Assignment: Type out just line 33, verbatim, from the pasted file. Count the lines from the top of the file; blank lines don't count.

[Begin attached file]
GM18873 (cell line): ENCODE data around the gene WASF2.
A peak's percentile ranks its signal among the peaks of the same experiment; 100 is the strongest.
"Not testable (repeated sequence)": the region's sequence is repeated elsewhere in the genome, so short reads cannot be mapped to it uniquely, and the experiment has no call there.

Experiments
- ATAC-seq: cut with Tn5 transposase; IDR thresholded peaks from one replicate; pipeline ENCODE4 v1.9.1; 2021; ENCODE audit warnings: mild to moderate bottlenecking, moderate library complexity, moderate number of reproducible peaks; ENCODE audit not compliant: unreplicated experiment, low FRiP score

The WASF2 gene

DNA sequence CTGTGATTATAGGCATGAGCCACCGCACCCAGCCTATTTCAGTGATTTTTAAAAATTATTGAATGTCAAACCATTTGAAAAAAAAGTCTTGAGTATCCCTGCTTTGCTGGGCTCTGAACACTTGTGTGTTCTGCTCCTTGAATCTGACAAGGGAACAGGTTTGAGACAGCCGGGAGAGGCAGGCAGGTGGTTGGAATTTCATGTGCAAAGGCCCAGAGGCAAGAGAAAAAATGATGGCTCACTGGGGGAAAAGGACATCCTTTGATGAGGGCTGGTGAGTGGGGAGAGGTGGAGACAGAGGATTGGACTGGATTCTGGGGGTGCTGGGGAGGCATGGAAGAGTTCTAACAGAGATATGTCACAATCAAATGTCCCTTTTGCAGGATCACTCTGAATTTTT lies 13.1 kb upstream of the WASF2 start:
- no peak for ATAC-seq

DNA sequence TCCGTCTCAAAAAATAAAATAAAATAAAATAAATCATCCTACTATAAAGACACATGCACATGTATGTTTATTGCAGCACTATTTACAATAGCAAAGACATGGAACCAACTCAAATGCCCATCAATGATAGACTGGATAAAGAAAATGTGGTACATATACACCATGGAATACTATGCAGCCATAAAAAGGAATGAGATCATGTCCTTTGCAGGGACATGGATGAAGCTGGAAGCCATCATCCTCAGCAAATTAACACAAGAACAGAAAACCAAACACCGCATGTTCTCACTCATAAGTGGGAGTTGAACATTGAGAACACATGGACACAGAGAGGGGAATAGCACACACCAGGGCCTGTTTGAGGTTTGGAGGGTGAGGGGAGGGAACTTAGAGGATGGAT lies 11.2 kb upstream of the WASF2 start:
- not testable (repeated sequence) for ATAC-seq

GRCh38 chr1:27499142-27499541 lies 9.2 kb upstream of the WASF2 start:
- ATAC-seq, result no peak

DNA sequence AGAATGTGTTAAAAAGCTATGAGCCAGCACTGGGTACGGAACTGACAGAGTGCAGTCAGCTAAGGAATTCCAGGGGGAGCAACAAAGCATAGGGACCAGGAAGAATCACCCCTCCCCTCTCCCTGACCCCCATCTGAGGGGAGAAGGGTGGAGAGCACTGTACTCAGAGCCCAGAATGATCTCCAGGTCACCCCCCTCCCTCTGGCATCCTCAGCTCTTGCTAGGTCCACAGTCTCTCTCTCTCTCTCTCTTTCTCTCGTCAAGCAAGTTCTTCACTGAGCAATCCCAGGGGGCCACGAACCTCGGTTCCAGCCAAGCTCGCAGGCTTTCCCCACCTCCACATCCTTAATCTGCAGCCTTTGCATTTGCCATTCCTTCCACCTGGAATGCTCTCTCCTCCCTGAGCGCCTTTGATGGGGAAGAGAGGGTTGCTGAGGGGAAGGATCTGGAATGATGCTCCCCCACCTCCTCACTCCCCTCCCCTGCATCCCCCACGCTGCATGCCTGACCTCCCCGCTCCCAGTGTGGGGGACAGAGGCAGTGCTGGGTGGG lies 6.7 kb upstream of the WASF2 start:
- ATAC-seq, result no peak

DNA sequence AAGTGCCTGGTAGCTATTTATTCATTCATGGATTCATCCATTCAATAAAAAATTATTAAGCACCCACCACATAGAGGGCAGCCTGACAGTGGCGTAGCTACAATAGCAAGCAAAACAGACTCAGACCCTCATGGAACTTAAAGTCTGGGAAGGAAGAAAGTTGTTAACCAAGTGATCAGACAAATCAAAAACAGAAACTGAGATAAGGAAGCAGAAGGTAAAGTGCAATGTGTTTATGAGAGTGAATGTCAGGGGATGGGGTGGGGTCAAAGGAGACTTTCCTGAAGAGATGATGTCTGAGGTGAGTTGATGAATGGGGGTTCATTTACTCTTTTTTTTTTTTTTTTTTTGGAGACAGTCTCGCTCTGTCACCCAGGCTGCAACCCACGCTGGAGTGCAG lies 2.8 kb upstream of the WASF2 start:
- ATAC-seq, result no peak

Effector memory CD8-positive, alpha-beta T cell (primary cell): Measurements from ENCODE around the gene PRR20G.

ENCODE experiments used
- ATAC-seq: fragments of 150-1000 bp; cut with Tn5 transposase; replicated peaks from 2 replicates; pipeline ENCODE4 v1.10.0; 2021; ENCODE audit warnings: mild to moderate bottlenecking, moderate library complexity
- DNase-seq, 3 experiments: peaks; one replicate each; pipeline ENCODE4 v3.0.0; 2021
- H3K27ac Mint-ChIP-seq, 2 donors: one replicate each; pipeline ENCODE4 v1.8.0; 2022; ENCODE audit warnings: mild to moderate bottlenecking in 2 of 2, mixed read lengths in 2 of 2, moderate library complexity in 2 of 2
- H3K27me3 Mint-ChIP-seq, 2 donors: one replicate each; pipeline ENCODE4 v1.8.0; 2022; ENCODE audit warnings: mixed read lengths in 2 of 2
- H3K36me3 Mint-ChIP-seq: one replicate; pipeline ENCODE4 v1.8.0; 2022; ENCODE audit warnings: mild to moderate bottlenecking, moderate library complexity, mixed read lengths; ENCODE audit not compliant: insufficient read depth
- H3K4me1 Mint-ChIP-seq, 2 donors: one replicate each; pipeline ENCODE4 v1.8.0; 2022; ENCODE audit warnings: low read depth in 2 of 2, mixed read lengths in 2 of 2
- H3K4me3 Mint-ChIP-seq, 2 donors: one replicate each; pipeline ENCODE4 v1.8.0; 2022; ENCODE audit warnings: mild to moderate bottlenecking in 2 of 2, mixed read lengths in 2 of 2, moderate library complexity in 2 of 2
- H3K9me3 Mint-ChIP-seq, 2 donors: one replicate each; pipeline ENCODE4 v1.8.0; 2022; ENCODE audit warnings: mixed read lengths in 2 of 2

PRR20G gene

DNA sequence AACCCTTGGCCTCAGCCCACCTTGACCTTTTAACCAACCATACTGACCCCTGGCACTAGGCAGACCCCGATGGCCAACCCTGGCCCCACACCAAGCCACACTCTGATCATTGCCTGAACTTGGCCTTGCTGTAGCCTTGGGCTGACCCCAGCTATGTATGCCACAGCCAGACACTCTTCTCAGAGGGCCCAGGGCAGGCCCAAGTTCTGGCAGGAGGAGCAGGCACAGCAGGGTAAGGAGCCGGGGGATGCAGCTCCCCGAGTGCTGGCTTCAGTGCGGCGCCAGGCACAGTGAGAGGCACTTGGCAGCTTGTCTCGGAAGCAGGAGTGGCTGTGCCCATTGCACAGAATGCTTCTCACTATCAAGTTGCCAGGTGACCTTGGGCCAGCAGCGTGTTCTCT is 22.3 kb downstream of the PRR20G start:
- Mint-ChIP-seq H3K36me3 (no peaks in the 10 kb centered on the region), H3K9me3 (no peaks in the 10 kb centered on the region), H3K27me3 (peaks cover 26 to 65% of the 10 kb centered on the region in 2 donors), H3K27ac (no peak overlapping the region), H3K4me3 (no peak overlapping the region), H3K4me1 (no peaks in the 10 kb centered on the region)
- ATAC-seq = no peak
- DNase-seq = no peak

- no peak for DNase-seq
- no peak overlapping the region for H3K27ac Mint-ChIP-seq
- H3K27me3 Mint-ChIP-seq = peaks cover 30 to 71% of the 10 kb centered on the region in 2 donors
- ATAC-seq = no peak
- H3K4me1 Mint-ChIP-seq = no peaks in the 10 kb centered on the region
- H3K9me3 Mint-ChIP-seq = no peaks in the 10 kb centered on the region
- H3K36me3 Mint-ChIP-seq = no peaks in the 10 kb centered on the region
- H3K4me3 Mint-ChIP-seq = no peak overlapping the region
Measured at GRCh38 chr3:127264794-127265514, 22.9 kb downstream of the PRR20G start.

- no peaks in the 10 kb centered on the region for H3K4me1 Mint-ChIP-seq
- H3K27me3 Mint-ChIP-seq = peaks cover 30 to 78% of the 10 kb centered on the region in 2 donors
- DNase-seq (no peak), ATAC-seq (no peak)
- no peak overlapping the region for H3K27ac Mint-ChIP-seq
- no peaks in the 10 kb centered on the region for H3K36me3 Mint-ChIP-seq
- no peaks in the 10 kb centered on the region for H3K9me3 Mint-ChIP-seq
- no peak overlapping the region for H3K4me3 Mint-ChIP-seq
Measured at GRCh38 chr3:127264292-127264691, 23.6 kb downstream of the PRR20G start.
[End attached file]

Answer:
- no peak overlapping the region for H3K27ac Mint-ChIP-seq